– Dr. Urvashi Tanwar

Nothing can replace the natural, but the natural! A sub-gingival tooth fracture does NOT always mean extraction of the fragment/tooth, but rather retaining the natural tooth.


Crown fractures of the permanent dentition hold the highest percentage of traumatic injuries in the oral cavity, some of them being complex and involving the pulp. When the trauma causes a subgingival fracture line, the prognosis is considered to be questionable to hopeless at best.

In order to gain a healthy tooth-gingival relationship, placing crown margins supra-gingivally, the endodontic management, impression techniques, followed by restorative and prosthetic procedures-while also keeping the esthetic demands of the patient in mind, often warrant a complex interdisciplinary approach.


Heithersay’s Classification

The severity of the fracture in a subgingival direction is the most important factor influencing the treatment plan and can be classified as 1:

  1. Type 1: Teeth with subgingival fractures, where no portion of the fracture line extend below the level of the attached gingiva (1 to 2 mm).
  2. Type 2: Teeth with subgingival fractures where a portion of the fracture line extends below the level of the attached gingiva, but does not extend below the level of the alveolar crest (2 to 4 mm).
  3. Type 3: Teeth with subgingival fractures where a portion of the fracture line extends below the level of the alveolar crest (more than 4 mm).
  4. Type 4: Teeth with root fractures where the fracture line is within the coronal one-third of the root and totally below the level of the alveolar crest.
Fig 1: Classification of subgingival fractures by depth of fracture below the free gingival margin

Clinical Presentation

  • Most patients are asymptomatic, but some may complain of pain when the fragment is partially attached to the periodontal ligament or the fracture is in close approximation to the pulp, and while eating/chewing due to movement of the coronal fragment.
  • Delayed detection and treatment would cause serious inflammatory changes of the pulp and gingiva, clinical attachment loss and bone loss manifesting clinically as gingival bleeding and deep periodontal pockets.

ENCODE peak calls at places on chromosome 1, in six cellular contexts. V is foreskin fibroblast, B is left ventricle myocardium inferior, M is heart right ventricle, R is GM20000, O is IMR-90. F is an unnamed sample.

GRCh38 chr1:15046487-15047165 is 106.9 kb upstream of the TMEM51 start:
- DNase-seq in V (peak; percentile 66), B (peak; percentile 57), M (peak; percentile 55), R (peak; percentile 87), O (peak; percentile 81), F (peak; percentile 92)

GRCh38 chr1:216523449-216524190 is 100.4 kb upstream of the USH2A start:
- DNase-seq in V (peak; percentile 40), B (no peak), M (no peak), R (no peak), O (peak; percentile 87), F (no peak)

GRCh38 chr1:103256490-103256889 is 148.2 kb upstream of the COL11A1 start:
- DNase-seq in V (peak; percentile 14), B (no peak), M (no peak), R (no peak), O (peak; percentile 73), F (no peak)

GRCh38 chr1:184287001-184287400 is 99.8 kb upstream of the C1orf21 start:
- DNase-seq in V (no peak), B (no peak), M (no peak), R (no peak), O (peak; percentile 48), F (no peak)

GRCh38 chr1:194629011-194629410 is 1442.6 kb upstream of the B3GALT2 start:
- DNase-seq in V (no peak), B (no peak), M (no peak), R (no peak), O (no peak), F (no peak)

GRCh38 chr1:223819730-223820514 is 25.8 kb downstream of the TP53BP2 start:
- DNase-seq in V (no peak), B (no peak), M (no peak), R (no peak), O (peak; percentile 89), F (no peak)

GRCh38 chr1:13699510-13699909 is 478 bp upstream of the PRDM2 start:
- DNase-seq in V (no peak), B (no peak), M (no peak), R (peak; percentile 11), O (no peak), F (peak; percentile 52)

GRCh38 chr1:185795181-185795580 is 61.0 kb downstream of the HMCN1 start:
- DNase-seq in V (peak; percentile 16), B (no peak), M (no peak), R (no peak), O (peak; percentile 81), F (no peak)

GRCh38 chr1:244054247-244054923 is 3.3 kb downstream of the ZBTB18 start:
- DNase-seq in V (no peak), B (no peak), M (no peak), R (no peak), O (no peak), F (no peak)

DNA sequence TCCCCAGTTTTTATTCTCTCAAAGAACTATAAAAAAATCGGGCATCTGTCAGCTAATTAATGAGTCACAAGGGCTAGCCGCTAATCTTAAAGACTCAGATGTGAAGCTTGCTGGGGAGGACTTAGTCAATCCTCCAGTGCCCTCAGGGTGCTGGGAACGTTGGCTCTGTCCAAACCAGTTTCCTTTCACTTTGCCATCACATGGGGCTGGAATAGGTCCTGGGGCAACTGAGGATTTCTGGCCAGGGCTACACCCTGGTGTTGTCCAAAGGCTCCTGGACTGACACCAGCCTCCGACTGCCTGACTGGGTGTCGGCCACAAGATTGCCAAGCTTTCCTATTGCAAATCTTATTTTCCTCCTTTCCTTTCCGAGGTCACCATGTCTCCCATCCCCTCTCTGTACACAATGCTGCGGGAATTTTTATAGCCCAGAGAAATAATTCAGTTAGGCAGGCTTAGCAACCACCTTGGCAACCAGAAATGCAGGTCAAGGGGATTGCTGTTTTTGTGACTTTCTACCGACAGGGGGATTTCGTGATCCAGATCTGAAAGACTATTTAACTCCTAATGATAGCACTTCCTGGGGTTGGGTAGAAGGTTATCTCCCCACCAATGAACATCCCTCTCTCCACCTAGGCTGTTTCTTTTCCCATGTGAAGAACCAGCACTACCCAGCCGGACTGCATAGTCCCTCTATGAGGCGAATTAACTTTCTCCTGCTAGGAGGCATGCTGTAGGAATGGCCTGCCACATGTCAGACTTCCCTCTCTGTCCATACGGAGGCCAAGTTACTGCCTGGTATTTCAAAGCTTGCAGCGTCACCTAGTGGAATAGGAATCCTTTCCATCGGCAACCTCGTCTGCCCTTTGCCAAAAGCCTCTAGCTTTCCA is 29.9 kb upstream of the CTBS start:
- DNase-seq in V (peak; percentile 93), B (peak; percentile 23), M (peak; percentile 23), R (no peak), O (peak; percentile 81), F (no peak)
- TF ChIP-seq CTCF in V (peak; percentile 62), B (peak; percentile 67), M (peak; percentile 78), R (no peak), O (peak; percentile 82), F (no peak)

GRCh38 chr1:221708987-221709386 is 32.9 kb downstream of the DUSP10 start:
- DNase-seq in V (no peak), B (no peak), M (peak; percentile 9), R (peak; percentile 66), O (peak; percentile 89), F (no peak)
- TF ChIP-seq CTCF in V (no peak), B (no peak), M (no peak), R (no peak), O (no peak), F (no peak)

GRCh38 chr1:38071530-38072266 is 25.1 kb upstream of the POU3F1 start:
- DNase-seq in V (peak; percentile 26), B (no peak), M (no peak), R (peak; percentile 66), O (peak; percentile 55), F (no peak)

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Management of Sub-gingival Fractures in Anterior Teeth

Assessment: A thorough assessment of the hard tissue (fracture line) as well as soft tissue (lacerations) surrounding the fracture site is of prime importance.

Before starting treatment, the dentist must evaluate:


  1. Radiographs do not offer much help as the fracture line is usually parallel to the central X- Ray beam.
  2. For detection of fracture site, magnification/dyes can be used.
  3. CBCT: Helps in assessment of level of fractures whereas the reconstructed axial views were effective in detection of fractures. Combining the clinical and radiographic data play a crucial role in treatment planning.

Restorative Challenges Encountered

  1. Diminished/absent coronal ferrule
  2. Compromised biological width
  3. Difficulties in access and isolation

Through the years, there have been mainly two methods of gaining coronal ferrule while re- establishing biological width:

  • Surgical Crown Lengthening and
  • Orthodontic Extrusion.

Fractures treated at the earliest (24 hours) have the best prognosis.

Treatment Options & Considerations in Anterior Teeth

Treatment options available are:

  1. Removal of the coronal fragment with subsequent restoration above the gingival level.2
  2. Removal of the coronal fragment supplemented by gingivectomy and osteotomy and subsequent restoration with the crown and nucleus. 3